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to think that sanding our downstairs floors won't be a complete nightmare?

(15 Posts)
piggypeppa Fri 26-Jun-09 13:25:43

Moving soon to a house with not the greatest carpets so will be getting rid of them sharpish! I love real wood floors but can't afford to buy them and can only afford laminate which I'm not too keen on (find it a bit cold on the feet). dh thinks I'm mad to consider hiring a sander and doing it ourselves but I want to give it a go. We will have a couple of weeks with the house empty in order to get it done so that should make it easier. Anyone had experience of this, would you do it again or go for the laminate as an easier option? Thanks

MadameDefarge Fri 26-Jun-09 13:26:30

sand them. Laminate is sooo finished wink

listenglisten Fri 26-Jun-09 13:28:35

In our last house we decided to sand the floors and under the carpet, the wooden floor was covered in a thick dark varnish. We hired a sander for the weekend and it was very easy, noisy but easy!

Under the varnish, we had the most beautiful herringbone parquet flooring and it was so lovely to walk on barefoot, cool in the summer and warm in the winter. Do you know that the floors are decent under the carpet?

If they are, I would go for it.

ChocolateRabbit Fri 26-Jun-09 13:29:30

Sanding definitely. Bit of work, but the results are so gorgeous if your floor boards are halfway decent.

piggypeppa Fri 26-Jun-09 13:33:05

Unfortunately until we get the keys next week we won't know what state the boards are in but here's hoping! Is it me or does anyone else find laminate really noisy if the kids drop a toy? Also, is sanding the kind of thing you could get done in a couple of days did you find?

francagoestohollywood Fri 26-Jun-09 13:33:09

Go for the wooden floors. They are gorgeous.

thedolly Fri 26-Jun-09 13:33:51

A bit of nail punching before you sand and a lot of hard work filling gaps and making good after - the sanding is the easiest step but it's worth it.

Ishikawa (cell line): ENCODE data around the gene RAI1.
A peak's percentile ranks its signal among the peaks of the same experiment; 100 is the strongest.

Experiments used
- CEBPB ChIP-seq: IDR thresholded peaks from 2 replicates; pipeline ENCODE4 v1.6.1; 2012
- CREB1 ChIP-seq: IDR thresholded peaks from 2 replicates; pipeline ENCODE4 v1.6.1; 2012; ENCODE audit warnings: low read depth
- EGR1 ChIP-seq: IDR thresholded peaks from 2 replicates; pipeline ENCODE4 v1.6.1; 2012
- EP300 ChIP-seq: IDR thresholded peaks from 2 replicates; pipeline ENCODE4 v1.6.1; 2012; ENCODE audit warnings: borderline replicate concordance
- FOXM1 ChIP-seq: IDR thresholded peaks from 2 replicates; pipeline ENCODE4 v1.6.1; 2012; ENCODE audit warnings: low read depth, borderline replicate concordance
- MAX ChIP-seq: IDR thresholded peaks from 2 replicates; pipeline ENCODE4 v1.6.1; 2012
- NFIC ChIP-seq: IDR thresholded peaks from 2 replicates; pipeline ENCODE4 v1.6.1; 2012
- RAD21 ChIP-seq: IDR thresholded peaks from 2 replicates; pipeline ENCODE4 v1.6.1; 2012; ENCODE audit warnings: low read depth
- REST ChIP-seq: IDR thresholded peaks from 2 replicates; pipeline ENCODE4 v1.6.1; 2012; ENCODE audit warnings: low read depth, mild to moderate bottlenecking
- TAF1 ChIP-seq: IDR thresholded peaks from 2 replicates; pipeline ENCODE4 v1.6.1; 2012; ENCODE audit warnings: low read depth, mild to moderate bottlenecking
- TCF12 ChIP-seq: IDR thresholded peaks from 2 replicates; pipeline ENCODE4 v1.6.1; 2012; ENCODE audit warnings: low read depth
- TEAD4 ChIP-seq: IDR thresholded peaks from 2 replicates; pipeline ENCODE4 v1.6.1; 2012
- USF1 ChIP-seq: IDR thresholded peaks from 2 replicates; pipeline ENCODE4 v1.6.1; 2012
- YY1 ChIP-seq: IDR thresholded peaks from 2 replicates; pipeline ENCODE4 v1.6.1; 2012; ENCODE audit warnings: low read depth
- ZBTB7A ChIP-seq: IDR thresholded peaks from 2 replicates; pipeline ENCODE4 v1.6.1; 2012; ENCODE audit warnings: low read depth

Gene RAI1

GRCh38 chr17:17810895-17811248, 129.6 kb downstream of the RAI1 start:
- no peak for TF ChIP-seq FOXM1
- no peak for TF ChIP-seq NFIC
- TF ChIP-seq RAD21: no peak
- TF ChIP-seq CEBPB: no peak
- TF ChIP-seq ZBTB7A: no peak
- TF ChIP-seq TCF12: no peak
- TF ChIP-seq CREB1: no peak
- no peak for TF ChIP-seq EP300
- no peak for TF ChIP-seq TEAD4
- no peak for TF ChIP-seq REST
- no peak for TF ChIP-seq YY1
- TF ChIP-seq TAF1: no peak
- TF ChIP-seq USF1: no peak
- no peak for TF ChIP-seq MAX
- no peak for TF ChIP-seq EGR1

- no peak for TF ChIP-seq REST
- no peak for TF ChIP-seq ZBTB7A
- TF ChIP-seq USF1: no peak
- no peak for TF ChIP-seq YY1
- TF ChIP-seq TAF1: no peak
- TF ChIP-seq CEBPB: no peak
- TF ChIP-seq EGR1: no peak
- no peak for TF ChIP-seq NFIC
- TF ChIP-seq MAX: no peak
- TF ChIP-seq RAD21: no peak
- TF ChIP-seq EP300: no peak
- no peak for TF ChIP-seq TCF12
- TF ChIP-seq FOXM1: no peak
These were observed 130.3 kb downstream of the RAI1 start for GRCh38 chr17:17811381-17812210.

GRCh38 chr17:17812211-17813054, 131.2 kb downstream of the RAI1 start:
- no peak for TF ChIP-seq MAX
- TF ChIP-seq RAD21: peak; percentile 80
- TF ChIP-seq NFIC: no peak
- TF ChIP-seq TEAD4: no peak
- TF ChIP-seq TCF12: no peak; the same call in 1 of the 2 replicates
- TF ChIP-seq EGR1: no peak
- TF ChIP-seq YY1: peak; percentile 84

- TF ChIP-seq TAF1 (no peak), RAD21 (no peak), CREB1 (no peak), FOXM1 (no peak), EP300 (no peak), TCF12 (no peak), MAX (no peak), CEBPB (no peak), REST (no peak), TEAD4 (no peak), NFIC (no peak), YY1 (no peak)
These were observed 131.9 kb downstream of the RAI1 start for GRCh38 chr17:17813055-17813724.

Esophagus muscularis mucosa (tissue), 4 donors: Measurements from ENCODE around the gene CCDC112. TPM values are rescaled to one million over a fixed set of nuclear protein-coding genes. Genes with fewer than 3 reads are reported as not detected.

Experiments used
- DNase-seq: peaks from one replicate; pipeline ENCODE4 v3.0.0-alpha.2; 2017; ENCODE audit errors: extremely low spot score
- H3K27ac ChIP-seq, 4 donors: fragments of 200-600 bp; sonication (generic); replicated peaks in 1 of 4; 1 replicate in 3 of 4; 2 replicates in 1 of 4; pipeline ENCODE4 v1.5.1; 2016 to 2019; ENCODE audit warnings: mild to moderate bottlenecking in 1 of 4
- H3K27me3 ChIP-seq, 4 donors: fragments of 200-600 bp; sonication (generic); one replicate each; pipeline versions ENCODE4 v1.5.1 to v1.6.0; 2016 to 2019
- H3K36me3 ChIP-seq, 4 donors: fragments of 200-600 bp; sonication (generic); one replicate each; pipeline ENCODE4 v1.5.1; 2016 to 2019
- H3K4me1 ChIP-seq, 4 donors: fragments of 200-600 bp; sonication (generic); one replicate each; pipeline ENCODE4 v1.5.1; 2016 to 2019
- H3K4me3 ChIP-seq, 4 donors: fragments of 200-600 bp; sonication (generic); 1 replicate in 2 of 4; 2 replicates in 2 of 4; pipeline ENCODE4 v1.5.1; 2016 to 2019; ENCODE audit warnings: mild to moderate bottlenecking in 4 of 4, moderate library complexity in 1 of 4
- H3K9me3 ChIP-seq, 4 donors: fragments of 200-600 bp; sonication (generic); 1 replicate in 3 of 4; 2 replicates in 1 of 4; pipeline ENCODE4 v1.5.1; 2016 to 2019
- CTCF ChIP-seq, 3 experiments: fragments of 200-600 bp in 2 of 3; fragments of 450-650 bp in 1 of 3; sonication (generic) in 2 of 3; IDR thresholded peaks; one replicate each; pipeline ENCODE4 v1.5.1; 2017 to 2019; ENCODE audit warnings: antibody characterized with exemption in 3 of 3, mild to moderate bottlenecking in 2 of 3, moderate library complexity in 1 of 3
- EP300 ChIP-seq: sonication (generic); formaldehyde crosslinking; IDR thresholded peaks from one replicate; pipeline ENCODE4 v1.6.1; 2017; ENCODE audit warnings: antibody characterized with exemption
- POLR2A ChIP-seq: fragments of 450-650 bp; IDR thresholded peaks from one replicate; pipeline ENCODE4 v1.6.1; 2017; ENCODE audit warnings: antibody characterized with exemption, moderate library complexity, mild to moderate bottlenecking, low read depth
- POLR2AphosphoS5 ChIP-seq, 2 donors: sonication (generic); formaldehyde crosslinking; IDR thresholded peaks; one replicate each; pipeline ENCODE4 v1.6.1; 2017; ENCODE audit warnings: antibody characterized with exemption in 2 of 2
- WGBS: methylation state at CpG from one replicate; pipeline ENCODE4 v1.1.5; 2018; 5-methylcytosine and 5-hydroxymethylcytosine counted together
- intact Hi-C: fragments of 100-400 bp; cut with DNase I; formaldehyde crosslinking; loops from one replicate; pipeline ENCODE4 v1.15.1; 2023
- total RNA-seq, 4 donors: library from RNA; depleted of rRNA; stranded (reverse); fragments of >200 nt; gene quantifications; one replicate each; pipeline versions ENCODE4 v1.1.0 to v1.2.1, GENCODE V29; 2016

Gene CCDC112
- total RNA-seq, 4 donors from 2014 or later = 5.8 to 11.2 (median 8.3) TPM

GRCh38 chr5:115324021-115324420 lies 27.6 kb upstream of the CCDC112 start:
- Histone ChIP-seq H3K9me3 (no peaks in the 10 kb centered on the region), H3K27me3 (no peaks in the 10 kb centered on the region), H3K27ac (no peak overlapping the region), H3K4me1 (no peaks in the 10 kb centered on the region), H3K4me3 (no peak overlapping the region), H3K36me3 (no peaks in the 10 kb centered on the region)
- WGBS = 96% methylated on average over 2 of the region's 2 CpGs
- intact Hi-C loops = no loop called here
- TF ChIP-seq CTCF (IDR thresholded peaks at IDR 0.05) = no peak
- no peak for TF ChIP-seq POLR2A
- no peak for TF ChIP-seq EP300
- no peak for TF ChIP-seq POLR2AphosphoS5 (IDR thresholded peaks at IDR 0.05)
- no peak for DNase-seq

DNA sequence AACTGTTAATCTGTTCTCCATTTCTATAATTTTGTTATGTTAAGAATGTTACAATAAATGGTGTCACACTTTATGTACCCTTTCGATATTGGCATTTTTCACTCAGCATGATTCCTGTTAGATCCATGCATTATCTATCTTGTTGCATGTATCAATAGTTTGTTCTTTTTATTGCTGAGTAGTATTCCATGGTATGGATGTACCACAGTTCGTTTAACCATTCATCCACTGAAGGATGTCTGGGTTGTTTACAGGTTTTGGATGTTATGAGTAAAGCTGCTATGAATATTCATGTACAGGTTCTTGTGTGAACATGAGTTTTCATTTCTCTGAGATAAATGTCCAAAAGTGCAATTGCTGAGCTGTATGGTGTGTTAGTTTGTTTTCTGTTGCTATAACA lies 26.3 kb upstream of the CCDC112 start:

francagoestohollywood Fri 26-Jun-09 13:34:21

I think it takes a day to sand an average room? Not sure, as we had someone sanding the floor for us. A year later, we also had the gaps between the pieces of wood filled. No draughts!

piggypeppa Fri 26-Jun-09 13:35:11

how do you fill the gaps thedolly? (you can see I'm a complete novice)

SoupDragon Fri 26-Jun-09 13:37:39

A friend had hers sone professionally and they used brown mastik (silicon sealant stuff). She was doubtful but it looked fab - it still looked like there were gaps but they were completely filled and the sealant flexes with the boards and won't shrink, crack or drop out.

francagoestohollywood Fri 26-Jun-09 13:39:05

Ours was filled with wood. Fantastic job.

Woooozle100 Fri 26-Jun-09 13:39:57

looks fab but I found it a absolutely hideous job

if you can get out of the way for a weekend and get someone else to do it - brilliant

make sure all gaps in doorway etc are sealed. Worth having a better mask than rubbish paper thing you get. I was hacking up grey stuff for weeks after

when done clean the floors (was it with soda crystals / bicarb? can't remember which one) let dry for couple of days then varnish

heliotrope Fri 26-Jun-09 14:29:37

It's worth the dirt especially as house empty so easy to clean up. Try to seal the doors to keep the dust in. Hire a big sander and a small edging sander. It is very noisy and you'll need dust masks and maybe ear defenders. How hard it is depends on the state of the boards - if they haven't been varnished before it should be easy. You'll have to varnish the boards afterwards too.
Decent laminate can look ok too though, and is more wipeable with kiddies.

Qally Fri 26-Jun-09 14:40:38

D'you have a cellar? We rented a place with gorgeous stripped boards, but with no cellar to act as a barrier between the earth and us, the cold just slayed us in winter. Was freezing. Never, ever again.

thedolly Fri 26-Jun-09 17:42:08

We have tried various things over the years from expanding foam which eventually shrunk and fell through to scrunched up paper squashed into the gaps with a thin layer of filler on top.

The best thing by far is to use long slivers of wood (meticulously cut by hand) and glue them into the larger gaps. You can just leave the smaller ones unfilled.

A plane is a useful tool when gap filling and it is debatable whether or not to fill first then sand or rough sand then fill followed by a final smooth sand.

Good luck.

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